By Hoodline

The past will come to life across SoMa for the next two weekends, with a new walking tour that dramatizes the neighborhood’s role in LGBTQ+ history.

“Out of Sight: SoMa” celebrates historical figures spanning 150 years of queer history in the neighborhood, from indigenous people who embraced a third gender to the locals who stood up to Justin Herman’s efforts to redevelop low-income housing in the neighborhood.

The tour is part of a multi-year project led by Eye Zen Presents, a theater company dedicated to highlighting LGBTQ+ history, stories and traditions. Last year, the company hosted a similar walking tour in North Beach, and this year, they’ve decided to take the tour to SoMa.

The group’s founder, Seth Eisen, is a performance artist and puppeteer. He’ll be directing each of the theatrical scenes along the tour, which he co-wrote with K.M. Soehnlein, a novelist and professor at USF. Shaping San Francisco, which leads biking and walking tours that highlight the city’s lesser-known history, is also a partner on the project.

“Our tour celebrates historical figures from the past 150 years, remixed with our own imagination,” said Eisen in a statement.

To develop the piece, Eisen and Soehnlein spent the past year reading oral histories, digging through historical archives, reading books and articles, and talking to SoMa residents. The performances aim to show how the neighborhood’s past is reflected in current events, Eisen said.

The performances and sites highlighted in “Out of Site” span decades, from SoMa’s origins as a tent village for gold miners to its role in the birth of the leather community in the ’50s and ’60s.

To bring characters from each era to life, they recruited local performers like J. Miko Thomas, a Chickasaw writer and artist who is a lead organizer of the Bay Area American Indian Two Spirits organization, and Marga Gomez, a Latinx lesbian playwright and comedian.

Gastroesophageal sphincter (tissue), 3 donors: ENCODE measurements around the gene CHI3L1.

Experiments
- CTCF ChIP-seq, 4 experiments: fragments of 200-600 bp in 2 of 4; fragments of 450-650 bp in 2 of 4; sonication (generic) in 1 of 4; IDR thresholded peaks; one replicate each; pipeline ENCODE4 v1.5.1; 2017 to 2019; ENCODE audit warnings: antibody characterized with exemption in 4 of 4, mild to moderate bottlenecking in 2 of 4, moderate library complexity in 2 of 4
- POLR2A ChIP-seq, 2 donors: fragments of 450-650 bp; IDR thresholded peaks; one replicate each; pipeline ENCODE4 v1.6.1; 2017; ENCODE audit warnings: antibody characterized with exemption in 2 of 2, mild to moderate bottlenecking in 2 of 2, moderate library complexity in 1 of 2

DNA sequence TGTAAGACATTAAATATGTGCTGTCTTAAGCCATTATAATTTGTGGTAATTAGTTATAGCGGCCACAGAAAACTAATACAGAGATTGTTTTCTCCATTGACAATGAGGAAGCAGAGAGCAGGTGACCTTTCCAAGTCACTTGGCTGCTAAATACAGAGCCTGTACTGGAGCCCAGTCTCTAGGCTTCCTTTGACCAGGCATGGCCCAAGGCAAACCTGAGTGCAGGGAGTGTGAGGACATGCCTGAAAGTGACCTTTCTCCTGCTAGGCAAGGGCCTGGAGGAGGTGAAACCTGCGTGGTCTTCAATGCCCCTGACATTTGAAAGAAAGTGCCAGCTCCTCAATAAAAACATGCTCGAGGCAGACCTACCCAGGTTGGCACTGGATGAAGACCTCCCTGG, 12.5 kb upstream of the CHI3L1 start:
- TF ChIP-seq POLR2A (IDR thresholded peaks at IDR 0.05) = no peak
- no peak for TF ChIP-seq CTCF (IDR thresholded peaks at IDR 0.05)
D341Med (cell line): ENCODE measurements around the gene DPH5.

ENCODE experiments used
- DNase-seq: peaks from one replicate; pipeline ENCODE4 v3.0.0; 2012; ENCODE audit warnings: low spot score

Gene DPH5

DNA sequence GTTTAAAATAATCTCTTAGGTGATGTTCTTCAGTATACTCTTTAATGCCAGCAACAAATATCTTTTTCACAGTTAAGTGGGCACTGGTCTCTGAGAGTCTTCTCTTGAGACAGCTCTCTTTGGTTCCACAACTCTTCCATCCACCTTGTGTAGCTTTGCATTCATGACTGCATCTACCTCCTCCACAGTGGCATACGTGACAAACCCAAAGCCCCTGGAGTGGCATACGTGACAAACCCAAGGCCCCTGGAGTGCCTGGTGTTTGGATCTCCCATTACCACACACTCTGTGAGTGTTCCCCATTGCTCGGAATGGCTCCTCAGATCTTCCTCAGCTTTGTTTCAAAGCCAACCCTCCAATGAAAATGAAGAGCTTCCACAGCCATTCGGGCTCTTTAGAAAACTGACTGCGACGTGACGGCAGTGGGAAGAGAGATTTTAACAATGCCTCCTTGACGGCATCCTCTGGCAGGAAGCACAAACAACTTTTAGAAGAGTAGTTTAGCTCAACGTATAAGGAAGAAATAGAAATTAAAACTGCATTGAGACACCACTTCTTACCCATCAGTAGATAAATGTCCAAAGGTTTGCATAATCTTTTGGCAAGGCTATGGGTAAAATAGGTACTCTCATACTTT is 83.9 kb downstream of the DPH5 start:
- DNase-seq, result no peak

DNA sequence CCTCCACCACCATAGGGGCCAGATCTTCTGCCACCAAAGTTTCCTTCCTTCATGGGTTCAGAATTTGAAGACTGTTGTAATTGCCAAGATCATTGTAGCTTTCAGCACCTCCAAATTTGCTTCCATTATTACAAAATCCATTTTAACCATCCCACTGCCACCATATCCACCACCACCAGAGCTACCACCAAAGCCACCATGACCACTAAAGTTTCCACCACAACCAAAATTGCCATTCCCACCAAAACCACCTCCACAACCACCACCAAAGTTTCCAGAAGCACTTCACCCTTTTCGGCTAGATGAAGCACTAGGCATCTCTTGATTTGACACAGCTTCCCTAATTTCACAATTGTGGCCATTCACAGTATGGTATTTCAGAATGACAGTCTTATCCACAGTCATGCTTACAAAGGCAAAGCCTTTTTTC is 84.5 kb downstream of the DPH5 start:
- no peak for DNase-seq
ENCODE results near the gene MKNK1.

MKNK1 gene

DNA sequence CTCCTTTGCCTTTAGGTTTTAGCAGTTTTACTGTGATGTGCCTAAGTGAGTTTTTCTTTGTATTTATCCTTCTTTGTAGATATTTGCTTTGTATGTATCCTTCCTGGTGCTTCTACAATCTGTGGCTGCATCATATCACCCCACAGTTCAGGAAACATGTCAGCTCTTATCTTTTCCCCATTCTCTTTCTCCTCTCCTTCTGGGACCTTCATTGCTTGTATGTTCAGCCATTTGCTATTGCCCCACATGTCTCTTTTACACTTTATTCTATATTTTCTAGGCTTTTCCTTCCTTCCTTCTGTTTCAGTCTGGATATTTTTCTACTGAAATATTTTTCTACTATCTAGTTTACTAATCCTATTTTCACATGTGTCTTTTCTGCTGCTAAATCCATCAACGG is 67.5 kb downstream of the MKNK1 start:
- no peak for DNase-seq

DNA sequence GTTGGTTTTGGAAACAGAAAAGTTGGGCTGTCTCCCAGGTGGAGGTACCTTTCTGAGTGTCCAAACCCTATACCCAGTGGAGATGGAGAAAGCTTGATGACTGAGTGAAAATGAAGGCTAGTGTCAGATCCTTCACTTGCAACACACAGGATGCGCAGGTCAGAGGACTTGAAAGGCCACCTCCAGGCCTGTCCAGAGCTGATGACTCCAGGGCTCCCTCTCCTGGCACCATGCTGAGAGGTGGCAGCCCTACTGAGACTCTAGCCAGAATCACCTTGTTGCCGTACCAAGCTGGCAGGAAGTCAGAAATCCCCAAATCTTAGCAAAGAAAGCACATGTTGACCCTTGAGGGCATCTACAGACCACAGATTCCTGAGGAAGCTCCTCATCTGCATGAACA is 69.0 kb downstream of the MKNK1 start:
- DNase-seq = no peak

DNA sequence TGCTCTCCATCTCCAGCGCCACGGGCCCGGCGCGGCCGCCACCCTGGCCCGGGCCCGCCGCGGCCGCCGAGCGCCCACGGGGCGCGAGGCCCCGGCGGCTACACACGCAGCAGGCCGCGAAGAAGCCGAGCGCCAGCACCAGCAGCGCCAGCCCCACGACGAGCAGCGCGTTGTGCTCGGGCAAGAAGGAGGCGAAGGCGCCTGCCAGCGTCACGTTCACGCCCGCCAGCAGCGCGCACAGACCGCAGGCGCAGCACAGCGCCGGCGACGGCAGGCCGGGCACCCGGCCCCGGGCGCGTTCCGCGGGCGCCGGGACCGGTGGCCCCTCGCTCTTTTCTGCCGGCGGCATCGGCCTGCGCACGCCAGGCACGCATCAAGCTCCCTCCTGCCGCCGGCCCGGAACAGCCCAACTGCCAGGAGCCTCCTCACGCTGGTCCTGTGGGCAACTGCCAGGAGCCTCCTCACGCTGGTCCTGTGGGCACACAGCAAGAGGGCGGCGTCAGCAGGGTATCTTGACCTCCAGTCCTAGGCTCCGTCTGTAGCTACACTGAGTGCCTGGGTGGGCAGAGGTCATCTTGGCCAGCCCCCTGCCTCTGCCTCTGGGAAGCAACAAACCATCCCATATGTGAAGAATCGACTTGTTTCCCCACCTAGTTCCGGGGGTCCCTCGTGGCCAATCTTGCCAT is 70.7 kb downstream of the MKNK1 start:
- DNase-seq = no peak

The tour begins at the Howard/Langton Community Garden at 10 Langton St. (at Howard), which, in its years as a children’s playground, bore the nickname “Needle Park.”

In the 1980s, residents worked with Friends of the Urban Forest to plant trees in memory of a neighbor who had died of AIDS, setting the stage for the land’s transition into a community garden in the 1990s.

From there, it’s on to the Cat Club (1188 Folsom St.), the former site of the lesbian-friendly Bay Brick Inn, which encompassed a dance club, restaurant, and hotel.

There, performers will bring to life SoMa celebrities like Mr. S Leather co-founder and owner Alan Selby, who was also a patient advocate and fundraiser during the AIDS crisis in the 1980s.

The tour will also honor the former site of Labyris Auto Repair, the first women-owned and -operated automobile maintenance shop in San Francisco. A performer will play Nancy Rupprecht, the former therapist who co-owned Labyris from 1977-1988, before opening Grandma’s Garage in Berkeley.

Other important locals portrayed by actors on the tour include Jim Stewart, a photographer who lived on Clementina Street and was an early advocate of SF Open Studios, and his neighbor, ballet dancer and artist Chuck Arnett, whose best-known mural graced the walls of the Tool Box at Fourth and Harrison streets even after the bar itself was demolished.

The tour concludes at Ringold Alley, also known as the SF Leather History Alley and site of the first Up Your Alley Fair.

The “Out of Site” tours will be offered at noon and 3 p.m. on Saturday (June 8 and June 15), and at 1 p.m. on Sundays (June 9 and June 16). Visit for tickets and more information.